Even for people who love to work out, reporting for exercise duty for 30 minutes or more on most days of the week -- month after month and year after year-- can be a physical, mental, and logistical challenge.
For people who don't work out at all because they've found ways to convince themselves that they don't have the time or interest, those 30+ minutes that health experts often recommend can seem impossible.
Within reasonable limits, more exercise is better for you than less exercise. Physical activity is a fundamental way to trim away extra pounds or keep you from becoming overweight. It treats or prevents diabetes and high blood pressure. It helps keeps your heart healthy and can even protect you from cancer. It's a mood-lifter, too. Why wouldn't you want this free protection?
Well, for starters, people often point out that they don't have time in their schedules to devote a block toward moving around. Or they're already tired. Or they don't like to sweat. Or that it's inconvenient to go to the gym. But all of these problems have solutions, and a new study may help you confront the first issue.
In the study, published in the journal Circulation, researchers pooled the results of 33 earlier studies that looked at the effects of physical activity on preventing coronary heart disease. They found that people who got 150 minutes of moderate physical activity in their leisure time each week (a familiar amount that experts recommend) had a 14 percent lower risk of heart disease compared to people who got no such activity.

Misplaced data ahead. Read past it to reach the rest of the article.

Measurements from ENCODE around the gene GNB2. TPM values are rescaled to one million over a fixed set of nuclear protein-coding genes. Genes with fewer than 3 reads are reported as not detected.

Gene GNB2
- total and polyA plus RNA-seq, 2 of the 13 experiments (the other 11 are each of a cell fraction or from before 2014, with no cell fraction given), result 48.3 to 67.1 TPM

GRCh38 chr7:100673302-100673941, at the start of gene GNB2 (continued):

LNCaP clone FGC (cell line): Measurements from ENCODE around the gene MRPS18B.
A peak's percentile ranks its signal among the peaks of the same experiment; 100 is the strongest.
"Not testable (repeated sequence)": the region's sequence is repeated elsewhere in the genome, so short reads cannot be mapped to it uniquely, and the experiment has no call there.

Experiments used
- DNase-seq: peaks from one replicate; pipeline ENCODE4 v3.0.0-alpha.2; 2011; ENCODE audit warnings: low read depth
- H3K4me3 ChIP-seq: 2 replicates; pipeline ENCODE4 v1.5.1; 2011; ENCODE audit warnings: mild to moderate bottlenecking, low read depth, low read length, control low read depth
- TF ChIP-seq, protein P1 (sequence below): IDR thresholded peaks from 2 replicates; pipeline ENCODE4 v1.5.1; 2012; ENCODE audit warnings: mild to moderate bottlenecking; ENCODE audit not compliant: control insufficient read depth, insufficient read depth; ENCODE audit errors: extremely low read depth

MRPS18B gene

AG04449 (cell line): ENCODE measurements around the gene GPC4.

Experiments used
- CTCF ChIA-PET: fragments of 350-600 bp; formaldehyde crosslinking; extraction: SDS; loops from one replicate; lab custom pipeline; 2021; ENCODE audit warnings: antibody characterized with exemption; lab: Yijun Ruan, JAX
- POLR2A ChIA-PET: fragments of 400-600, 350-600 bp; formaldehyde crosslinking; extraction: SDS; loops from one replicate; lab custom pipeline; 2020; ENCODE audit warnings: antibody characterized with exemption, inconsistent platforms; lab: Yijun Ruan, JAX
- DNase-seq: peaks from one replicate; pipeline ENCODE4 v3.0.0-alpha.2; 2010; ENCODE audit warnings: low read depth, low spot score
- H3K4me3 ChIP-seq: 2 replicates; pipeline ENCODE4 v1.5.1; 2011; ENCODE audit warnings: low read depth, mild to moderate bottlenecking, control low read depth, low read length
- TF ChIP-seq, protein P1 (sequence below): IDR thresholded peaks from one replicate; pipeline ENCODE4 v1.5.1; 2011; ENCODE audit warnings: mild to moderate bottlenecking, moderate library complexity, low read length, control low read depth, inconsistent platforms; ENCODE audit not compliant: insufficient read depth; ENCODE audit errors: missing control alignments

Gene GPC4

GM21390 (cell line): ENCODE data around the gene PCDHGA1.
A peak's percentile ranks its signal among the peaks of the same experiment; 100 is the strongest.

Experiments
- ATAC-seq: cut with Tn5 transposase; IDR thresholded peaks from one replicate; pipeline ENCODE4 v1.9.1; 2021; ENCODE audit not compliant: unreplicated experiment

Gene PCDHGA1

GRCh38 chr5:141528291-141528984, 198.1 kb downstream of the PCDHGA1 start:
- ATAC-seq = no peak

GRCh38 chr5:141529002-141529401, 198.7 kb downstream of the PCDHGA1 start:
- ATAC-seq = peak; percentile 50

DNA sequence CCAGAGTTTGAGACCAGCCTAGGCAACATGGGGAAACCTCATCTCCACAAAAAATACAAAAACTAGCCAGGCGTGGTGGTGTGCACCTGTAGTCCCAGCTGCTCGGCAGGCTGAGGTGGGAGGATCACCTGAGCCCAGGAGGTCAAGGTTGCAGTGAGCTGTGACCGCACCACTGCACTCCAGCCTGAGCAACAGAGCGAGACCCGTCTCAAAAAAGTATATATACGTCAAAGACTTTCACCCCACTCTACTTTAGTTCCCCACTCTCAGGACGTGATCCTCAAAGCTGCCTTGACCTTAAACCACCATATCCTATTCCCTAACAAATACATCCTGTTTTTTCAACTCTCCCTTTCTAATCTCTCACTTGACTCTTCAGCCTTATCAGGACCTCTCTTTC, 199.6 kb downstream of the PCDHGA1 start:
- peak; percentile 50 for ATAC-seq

However, people who got twice as much -- 300 minutes weekly -- didn't have a corresponding drop in risk. Instead, they just had a 20 percent lower risk. And people who got less activity than the minimum recommended amount still had a significantly lower risk than the non-exercisers.
In short, the researchers concluded that some physical activity is better than none.
In other words, perfect is the enemy of good. If you're not exercising regularly, don't let the idea of 30 minutes a day keep you from even starting. If you need to ease into it, then ease into it. Making a big health-related change isn't usually easy. Taking a gradual approach may help you successfully become a regular exerciser.
So spend part of your lunch break walking 15 minutes. Make an extra loop around the department store when you're finished shopping. Take your child to the park after school -- and play hard once you're there -- instead of watching TV. If you can't get 30 minutes a day now, just do what you can until you get there.
In the meantime, whatever you get is better than doing nothing at all, at least in terms of your heart (and in all likelihood for the rest of your body).
For more on how to get better health and need the health care system less, check out Dr. Cynthia Haines' book, The New Prescription: How to Get the Best Health Care in a Broken System (HCI Books, Dr. Cynthia Haines and Eric Metcalf). This is a book about getting what you really want: better health on your own terms. More medical care doesn't mean better health. Dr. Cynthia Haines and Metcalf reveal some of the most egregious problems with a medical system gone awry, opening readers' eyes to how to better navigate the changes underway. Using solid research, insiders' insights, and patient anecdotes, they offer cost-effective and potentially life-saving ways to get more out of health care while using less of it. Find Dr. Cynthia Haines on Facebook @ www.facebook.com/DrCindyHaines, the Dr. Cynthia Haines YouTube channel, Twitter @drcindyhaines, and www.drcindyhaines.com.
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